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The Golden Circle in Photos

If you’re coming to Iceland, odds are you’ve already heard of the Golden Circle. It’s the island’s most popular day tour and, second only to the Blue Lagoon, is the most famous attraction in Iceland.

And here’s why: it’s a fairly quick ride with beautiful sights in close proximity of each other. It displays some of Nature’s finest works and it is a treasure of mind meddling geographical information. It’s easily accessible and the site around it is designed with the comfort of the people in mind. Toilets, food, souvenirs, warm clothes. Making this tour not only beautiful but also convenient.

You’ll find information about this tour everywhere, so instead of telling you about it, let me show you instead. Behold; the Golden Circle in photos. Do note, however, that it’s even more impressive in real life than any of these pictures could ever portray.


Driving up to Þingvellir coming from Reykjavik is already a treat on its own. It’s about a 30 minutes drive from Reykjavík on a far-stretching road lined with sky-high mountains with snowy peaks. When driving into the parking lot at Þingvellir you can already see the beauty that it beholds. Þingvellir is a national park, it’ll cost you 500isk, an equivalent of roughly €3,60/$4,10, for a day-pass which includes parking and is additionally your contribution to keeping the national park preserved.


Did you know that the English word for a geyser is actually derived from this one, instead of the other way around? So no, it’s not misspelled. The word Geysir comes from the Icelandic verb ‘að gjósa’, which roughly translates into ‘to erupt/gush’. Yes, in Iceland they like to be quite descriptive about their location names.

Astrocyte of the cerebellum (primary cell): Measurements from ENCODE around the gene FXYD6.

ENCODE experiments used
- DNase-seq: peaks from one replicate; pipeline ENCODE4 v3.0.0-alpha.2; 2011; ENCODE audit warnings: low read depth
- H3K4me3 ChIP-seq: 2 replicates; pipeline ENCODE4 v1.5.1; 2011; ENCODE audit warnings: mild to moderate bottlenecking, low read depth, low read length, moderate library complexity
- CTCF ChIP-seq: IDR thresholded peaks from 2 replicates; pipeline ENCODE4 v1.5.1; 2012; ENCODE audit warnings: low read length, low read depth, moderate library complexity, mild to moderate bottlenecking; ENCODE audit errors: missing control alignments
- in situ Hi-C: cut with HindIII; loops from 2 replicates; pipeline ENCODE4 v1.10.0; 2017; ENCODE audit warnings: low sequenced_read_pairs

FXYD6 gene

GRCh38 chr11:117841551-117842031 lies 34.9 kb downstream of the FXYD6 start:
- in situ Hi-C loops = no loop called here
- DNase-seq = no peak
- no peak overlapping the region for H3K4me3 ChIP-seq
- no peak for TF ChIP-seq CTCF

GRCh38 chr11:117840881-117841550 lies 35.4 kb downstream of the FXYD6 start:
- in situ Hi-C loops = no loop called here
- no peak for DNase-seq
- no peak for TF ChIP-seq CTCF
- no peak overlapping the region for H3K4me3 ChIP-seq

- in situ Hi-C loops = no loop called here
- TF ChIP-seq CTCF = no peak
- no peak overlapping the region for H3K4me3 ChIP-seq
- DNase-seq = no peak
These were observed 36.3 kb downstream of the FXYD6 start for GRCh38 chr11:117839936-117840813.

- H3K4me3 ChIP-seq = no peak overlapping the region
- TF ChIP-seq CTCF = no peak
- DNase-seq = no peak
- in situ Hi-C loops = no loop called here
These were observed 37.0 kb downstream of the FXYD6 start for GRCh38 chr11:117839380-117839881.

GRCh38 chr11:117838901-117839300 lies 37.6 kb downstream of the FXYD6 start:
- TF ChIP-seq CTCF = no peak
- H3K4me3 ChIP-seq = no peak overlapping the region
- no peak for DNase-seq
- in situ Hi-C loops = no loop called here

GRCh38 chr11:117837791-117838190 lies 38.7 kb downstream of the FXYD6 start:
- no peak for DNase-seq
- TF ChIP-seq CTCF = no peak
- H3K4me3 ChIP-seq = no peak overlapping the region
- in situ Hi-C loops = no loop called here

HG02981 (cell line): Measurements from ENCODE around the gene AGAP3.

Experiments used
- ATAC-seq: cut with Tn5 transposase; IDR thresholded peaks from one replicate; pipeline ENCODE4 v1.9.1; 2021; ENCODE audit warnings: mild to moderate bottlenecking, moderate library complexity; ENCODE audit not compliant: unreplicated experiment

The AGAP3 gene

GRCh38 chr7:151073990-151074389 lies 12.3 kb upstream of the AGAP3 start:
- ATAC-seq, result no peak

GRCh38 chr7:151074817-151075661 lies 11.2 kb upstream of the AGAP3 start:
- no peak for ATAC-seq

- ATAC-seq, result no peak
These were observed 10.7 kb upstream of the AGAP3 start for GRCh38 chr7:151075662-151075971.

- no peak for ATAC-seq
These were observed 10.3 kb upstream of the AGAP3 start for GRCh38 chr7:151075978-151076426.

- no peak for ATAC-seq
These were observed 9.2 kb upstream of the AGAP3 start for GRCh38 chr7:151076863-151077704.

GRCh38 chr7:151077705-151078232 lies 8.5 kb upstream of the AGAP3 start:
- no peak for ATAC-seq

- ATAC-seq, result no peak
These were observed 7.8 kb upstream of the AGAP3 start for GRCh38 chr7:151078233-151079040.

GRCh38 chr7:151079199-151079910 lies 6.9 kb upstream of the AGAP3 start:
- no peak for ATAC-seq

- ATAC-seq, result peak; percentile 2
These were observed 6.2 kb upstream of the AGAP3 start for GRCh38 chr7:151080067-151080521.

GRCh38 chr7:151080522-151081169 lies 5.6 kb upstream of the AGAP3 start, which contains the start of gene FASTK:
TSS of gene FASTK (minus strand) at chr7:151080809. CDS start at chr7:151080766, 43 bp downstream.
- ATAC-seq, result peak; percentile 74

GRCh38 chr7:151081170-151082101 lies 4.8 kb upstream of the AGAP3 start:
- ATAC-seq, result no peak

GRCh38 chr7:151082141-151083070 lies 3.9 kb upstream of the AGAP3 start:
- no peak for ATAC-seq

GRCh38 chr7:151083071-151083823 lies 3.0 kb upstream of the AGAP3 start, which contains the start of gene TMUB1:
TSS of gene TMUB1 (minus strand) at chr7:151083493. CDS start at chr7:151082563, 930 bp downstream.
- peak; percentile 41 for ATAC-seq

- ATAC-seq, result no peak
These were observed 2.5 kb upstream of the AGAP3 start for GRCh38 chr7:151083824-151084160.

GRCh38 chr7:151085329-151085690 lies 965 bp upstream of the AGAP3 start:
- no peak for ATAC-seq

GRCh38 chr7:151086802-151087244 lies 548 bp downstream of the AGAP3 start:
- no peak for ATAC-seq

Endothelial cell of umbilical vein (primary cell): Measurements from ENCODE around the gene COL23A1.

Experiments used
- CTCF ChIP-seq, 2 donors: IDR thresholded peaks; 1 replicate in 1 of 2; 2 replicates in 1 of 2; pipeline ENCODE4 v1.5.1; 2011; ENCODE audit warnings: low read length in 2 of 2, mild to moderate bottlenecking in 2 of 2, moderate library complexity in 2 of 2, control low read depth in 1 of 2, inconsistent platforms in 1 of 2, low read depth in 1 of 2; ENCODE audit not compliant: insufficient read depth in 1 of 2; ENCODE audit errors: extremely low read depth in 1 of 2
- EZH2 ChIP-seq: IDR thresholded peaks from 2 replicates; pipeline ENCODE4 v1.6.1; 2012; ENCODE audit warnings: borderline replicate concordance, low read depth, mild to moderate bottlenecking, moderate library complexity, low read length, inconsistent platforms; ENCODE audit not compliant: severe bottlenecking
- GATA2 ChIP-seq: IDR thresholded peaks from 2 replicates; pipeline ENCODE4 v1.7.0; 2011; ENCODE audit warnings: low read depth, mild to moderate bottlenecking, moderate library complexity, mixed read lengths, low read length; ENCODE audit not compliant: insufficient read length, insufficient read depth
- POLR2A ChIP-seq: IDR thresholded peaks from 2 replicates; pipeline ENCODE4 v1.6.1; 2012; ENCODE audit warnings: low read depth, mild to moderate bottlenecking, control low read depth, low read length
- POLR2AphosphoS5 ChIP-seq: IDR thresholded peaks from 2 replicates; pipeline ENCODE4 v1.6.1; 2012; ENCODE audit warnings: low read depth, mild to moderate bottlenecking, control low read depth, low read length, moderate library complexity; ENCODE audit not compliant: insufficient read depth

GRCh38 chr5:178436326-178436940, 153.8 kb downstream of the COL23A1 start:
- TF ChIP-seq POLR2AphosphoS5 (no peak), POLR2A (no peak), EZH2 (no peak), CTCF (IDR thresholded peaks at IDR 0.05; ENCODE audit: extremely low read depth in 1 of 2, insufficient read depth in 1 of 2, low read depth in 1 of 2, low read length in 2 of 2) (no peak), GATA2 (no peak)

Geysir doesn’t erupt anymore, but luckily, his next-door neighbour, Strokkur, does! He goes off at least once approximately every ten minutes. Some of the explosions are major, spewing water high up in the air, whereas other eruptions might be relatively small. Either way, this display by nature is absolutely beautiful and interesting at the same time.


Massive amounts of water thunder, every second, down into the gorge below, at the Gullfoss Falls, about a ten-minute drive from Geysir. On a sunny day, you might be able to spot a rainbow above the rushing water, making this scene a treat for photographers. You can walk down and see the waterfall from up close, or stay up high on the deck and admire it from above. Either way, the scenery is stunning.


We decided to make a stop at Kerið on our way back home. An explosion crater with a lake in the middle, one of many in the area. You can easily walk around this crater’s top and go all the way down for some relaxing by the water.


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